Is Email Marketing an Expense or an Investment?

Published by: Meredith Thornton    |   Category: Blog, Email Marketing    

Do you realize how much your perspective and outlook on certain things in life directly impacts your drive, your performance, and your end result?

Take exercising for example. One person might look at it as a means to achieve a high level of physical fitness to enable him or her to live a longer, healthier lifestyle while the other might look at it as a waste of time and something to do only when he or she absolutely has to. Can you take a wild guess as to who might make the conscious effort to take the stairs when possible and who might opt for the elevator option?

A company’s outlook on email marketing is no different – there are those who view it as strictly an expense and there are others that view it as an investment. Taking these two viewpoints into account, you should expect to see differences in the amount of time and effort involved as well as in the distribution of funds put forth into making email marketing campaigns successful.

//eaweb-miramaxmedia.netdna-ssl.com/images/Investment-or-Expense.jpgThinking of email marketing as an expense means that your interest lies in cutting costs and keeping your annual budget under control. Limiting your outreach potential because of your strict budget constraints will only result in limited benefits from your email marketing efforts. All campaigns will be carried out in a half-fast manner with little attention to detail, and the end performance of your email marketing efforts will suffer as a result. On the other hand, thinking of email marketing as an investment is thinking of your email marketing as an opportunity to generate awareness of your brand name and establish long-term relationships with valuable prospects. It means investing time, effort, and money to constantly monitor your progress and tweak certain aspects of your email marketing to take full advantage of the resources at your disposal.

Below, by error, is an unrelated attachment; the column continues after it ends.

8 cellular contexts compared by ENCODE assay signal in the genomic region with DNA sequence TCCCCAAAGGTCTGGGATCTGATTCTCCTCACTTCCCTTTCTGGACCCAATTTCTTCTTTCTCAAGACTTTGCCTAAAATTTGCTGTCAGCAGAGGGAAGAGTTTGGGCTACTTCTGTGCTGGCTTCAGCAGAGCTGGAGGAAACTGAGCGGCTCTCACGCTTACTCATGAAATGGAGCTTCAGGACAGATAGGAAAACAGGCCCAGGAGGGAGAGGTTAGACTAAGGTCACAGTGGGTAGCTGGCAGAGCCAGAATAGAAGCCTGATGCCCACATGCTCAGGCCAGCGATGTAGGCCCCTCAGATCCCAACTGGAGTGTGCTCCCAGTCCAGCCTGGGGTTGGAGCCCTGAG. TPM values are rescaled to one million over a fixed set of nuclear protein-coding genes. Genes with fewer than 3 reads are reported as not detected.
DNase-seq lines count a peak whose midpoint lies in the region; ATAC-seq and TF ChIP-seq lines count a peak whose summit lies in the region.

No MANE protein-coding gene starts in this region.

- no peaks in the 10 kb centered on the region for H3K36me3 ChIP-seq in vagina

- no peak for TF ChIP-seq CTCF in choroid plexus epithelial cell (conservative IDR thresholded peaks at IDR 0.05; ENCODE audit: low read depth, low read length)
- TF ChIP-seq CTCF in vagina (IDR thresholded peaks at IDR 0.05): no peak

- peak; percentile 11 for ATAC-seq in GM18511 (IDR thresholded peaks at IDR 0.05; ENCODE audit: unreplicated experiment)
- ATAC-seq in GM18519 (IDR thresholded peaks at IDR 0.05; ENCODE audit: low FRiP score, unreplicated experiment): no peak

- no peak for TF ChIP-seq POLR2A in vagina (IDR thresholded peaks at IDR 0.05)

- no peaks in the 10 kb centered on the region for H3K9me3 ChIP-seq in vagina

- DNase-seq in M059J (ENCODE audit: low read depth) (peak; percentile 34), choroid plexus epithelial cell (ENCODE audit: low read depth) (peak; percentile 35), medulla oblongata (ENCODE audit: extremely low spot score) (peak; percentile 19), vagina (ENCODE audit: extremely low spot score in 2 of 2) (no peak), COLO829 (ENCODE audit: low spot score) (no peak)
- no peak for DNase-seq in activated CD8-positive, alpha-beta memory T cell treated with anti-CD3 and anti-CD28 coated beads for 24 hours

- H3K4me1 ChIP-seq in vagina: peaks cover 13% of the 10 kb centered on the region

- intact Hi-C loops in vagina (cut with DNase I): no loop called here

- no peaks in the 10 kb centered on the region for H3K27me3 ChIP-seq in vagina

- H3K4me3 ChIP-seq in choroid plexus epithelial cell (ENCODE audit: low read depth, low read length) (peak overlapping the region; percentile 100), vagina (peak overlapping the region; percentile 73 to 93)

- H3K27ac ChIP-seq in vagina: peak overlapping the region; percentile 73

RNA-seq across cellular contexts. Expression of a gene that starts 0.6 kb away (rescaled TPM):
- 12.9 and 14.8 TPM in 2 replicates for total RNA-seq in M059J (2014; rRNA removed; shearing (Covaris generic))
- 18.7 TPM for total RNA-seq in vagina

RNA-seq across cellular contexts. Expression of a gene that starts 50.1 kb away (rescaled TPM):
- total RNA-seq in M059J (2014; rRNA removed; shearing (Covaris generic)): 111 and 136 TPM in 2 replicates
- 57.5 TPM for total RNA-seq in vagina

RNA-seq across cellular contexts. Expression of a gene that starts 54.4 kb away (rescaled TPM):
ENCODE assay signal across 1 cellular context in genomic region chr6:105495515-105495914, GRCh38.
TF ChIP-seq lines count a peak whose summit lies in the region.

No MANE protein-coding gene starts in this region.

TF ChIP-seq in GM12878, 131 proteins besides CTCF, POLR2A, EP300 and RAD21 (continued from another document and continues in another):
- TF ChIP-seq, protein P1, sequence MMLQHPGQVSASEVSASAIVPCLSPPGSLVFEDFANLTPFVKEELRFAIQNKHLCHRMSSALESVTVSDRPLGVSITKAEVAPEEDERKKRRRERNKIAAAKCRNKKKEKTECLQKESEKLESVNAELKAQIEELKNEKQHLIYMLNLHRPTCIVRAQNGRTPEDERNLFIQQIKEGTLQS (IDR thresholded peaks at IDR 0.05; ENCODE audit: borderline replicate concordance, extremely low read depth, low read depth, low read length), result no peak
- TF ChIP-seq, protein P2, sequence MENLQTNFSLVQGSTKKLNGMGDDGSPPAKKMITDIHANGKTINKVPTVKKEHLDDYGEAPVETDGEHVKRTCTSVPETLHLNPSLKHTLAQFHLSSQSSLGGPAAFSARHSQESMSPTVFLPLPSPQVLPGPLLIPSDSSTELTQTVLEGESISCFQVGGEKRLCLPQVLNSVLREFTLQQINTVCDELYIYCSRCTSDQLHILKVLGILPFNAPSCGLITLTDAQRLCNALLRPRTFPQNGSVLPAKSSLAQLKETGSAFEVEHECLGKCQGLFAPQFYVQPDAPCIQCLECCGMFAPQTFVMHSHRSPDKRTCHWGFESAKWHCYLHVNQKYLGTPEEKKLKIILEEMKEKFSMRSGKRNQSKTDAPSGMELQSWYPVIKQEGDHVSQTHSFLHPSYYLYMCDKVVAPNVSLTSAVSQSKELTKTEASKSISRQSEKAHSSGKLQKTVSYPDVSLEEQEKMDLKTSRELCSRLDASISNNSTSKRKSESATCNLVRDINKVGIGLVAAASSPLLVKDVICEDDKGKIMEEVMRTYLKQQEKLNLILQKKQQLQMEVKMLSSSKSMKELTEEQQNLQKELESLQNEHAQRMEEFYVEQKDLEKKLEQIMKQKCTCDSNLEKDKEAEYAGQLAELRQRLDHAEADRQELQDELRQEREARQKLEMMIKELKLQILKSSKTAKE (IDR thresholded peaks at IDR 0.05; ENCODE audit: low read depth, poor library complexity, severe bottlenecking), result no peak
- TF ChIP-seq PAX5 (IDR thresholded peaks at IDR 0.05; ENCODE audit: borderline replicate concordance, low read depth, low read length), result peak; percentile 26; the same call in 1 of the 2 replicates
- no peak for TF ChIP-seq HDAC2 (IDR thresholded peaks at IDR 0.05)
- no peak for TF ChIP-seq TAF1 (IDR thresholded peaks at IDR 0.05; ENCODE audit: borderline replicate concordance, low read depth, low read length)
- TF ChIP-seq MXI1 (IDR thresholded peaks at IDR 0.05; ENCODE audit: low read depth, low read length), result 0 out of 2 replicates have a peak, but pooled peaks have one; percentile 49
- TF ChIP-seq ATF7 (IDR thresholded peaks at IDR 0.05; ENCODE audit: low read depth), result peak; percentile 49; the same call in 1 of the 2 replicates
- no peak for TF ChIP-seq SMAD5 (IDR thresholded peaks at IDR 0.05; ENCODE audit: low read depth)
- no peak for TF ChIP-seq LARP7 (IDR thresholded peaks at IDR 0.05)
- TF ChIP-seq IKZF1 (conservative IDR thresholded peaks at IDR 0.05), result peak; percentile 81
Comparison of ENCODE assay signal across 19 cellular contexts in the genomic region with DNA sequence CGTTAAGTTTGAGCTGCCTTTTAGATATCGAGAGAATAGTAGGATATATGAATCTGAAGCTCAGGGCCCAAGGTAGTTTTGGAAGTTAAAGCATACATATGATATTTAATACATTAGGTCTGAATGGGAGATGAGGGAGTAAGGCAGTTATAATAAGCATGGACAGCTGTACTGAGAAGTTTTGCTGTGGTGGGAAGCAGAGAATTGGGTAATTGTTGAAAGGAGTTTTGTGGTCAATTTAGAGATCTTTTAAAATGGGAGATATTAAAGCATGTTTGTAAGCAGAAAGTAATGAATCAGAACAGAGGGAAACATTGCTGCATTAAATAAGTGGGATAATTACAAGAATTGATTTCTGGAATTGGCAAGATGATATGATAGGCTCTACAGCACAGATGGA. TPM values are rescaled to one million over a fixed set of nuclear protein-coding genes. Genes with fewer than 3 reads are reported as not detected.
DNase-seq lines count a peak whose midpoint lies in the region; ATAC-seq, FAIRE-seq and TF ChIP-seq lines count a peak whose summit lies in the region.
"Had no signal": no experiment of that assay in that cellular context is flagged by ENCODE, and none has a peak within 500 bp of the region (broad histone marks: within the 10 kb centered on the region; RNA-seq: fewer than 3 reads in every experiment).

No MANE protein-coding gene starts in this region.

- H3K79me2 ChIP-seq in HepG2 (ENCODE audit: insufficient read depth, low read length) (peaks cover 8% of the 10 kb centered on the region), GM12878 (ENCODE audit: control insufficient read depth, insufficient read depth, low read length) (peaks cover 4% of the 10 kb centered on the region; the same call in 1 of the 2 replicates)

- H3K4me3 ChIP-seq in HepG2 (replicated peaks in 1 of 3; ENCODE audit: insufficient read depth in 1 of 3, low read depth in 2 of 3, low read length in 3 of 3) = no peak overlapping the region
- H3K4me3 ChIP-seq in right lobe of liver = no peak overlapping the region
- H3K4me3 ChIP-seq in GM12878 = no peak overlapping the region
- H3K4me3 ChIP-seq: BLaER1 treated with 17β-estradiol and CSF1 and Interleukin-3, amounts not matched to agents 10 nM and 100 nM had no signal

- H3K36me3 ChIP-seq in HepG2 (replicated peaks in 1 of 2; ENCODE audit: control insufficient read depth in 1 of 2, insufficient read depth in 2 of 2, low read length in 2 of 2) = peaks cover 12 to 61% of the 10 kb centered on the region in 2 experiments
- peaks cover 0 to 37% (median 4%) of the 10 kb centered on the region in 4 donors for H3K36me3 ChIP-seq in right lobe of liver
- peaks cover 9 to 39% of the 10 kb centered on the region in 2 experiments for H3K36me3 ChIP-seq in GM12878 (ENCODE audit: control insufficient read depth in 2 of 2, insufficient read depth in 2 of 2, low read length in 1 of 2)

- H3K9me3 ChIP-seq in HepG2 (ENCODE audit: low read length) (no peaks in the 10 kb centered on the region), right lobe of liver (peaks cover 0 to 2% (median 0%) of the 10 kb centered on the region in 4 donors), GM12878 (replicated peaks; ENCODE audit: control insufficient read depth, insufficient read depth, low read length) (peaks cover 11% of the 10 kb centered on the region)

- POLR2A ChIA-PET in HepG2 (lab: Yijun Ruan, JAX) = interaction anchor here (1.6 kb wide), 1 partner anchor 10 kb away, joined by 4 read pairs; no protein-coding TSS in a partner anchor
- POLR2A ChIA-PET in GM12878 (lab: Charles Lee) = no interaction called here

I’ve dealt with businesses on both sides of the spectrum. Those who go the extra mile to identify their performance goals and act accordingly and those who just want to get the process over with and move on.

So, what’s it going to be? Are you going to spend the time and effort necessary to ensure that your email marketing campaigns are carried out without a hitch or are you just going to slap something together, send it out, and hope for the best?

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